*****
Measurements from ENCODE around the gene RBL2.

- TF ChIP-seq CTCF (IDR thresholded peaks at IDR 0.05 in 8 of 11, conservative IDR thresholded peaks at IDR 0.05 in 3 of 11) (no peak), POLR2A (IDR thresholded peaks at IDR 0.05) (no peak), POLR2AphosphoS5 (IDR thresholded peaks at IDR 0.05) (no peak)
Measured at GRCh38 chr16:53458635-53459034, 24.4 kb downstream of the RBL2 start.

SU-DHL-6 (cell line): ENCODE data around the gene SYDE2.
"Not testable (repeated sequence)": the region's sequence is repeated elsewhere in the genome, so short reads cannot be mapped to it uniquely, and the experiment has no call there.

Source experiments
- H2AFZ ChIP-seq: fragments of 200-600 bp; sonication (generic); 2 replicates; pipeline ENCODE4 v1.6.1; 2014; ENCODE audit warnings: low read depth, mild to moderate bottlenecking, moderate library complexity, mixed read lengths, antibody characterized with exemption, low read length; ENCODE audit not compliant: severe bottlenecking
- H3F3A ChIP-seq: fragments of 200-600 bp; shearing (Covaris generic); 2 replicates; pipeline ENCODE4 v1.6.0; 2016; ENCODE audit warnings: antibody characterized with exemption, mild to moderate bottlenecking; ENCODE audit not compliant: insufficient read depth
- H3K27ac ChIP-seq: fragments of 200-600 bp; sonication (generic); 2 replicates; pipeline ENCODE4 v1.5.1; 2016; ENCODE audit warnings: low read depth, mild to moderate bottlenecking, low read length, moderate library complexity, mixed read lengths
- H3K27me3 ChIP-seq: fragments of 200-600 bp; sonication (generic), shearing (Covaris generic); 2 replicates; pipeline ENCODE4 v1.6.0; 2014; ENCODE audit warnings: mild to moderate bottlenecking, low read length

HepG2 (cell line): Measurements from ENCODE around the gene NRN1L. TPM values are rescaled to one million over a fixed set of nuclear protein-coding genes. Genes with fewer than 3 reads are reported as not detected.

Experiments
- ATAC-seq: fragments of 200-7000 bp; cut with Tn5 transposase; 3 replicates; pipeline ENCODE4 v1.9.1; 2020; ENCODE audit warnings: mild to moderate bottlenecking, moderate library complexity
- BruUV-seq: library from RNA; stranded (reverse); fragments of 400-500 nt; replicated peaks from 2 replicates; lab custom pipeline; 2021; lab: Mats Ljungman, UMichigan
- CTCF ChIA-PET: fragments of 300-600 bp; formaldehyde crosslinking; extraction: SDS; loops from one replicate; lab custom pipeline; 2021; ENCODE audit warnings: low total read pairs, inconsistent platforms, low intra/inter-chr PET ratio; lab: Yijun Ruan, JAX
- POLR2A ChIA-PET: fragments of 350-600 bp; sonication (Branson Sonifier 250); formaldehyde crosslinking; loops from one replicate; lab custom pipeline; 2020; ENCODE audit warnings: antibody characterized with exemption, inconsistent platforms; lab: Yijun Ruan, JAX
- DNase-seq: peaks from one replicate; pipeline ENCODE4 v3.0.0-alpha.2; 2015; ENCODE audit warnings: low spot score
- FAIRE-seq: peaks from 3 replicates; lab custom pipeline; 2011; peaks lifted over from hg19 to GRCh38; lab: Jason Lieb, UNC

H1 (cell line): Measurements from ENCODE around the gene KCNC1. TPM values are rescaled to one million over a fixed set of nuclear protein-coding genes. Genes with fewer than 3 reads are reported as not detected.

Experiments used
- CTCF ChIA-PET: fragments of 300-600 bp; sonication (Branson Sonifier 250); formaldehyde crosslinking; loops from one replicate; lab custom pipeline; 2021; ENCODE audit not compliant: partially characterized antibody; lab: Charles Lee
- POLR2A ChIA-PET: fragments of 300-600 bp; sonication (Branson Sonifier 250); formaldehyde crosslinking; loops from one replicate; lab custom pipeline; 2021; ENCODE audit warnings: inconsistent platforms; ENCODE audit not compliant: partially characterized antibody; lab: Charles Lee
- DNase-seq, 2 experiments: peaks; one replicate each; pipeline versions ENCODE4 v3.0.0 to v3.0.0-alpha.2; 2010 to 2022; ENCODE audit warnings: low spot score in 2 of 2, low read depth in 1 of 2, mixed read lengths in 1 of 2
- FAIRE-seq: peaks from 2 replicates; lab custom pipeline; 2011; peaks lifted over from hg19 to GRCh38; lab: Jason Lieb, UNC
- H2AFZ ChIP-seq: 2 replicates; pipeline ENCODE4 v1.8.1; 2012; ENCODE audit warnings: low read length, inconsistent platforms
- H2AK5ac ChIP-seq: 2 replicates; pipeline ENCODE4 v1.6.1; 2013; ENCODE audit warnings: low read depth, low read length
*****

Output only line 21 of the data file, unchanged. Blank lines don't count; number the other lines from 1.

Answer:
- CTCF ChIA-PET: fragments of 300-600 bp; sonication (Branson Sonifier 250); formaldehyde crosslinking; loops from one replicate; lab custom pipeline; 2021; ENCODE audit not compliant: partially characterized antibody; lab: Charles Lee